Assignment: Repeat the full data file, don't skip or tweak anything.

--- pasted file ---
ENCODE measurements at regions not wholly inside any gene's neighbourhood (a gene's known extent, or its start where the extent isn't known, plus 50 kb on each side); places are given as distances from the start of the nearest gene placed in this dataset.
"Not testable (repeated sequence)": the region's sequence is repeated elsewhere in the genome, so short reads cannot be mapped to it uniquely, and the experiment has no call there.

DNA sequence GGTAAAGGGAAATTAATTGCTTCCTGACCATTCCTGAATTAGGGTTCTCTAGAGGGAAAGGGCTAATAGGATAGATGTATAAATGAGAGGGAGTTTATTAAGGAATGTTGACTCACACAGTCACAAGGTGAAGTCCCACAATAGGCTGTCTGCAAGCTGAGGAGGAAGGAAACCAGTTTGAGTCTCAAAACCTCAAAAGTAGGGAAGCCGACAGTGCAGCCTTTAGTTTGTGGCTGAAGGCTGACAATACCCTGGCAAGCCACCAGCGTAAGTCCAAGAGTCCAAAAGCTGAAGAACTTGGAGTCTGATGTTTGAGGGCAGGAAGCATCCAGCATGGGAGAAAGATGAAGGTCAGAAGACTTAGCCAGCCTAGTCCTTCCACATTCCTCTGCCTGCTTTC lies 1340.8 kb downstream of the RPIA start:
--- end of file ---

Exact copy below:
ENCODE measurements at regions not wholly inside any gene's neighbourhood (a gene's known extent, or its start where the extent isn't known, plus 50 kb on each side); places are given as distances from the start of the nearest gene placed in this dataset.
"Not testable (repeated sequence)": the region's sequence is repeated elsewhere in the genome, so short reads cannot be mapped to it uniquely, and the experiment has no call there.

DNA sequence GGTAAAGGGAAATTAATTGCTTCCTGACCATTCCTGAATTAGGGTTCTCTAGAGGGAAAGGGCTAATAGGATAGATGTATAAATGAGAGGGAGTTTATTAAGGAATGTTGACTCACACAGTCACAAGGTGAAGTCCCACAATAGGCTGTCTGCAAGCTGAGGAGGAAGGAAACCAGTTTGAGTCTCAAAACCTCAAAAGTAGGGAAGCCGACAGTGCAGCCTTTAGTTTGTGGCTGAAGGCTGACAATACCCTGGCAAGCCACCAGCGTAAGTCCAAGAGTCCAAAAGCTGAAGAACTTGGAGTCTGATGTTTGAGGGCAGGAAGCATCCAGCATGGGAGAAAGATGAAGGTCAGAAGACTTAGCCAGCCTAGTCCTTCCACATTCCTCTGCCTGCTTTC lies 1340.8 kb downstream of the RPIA start: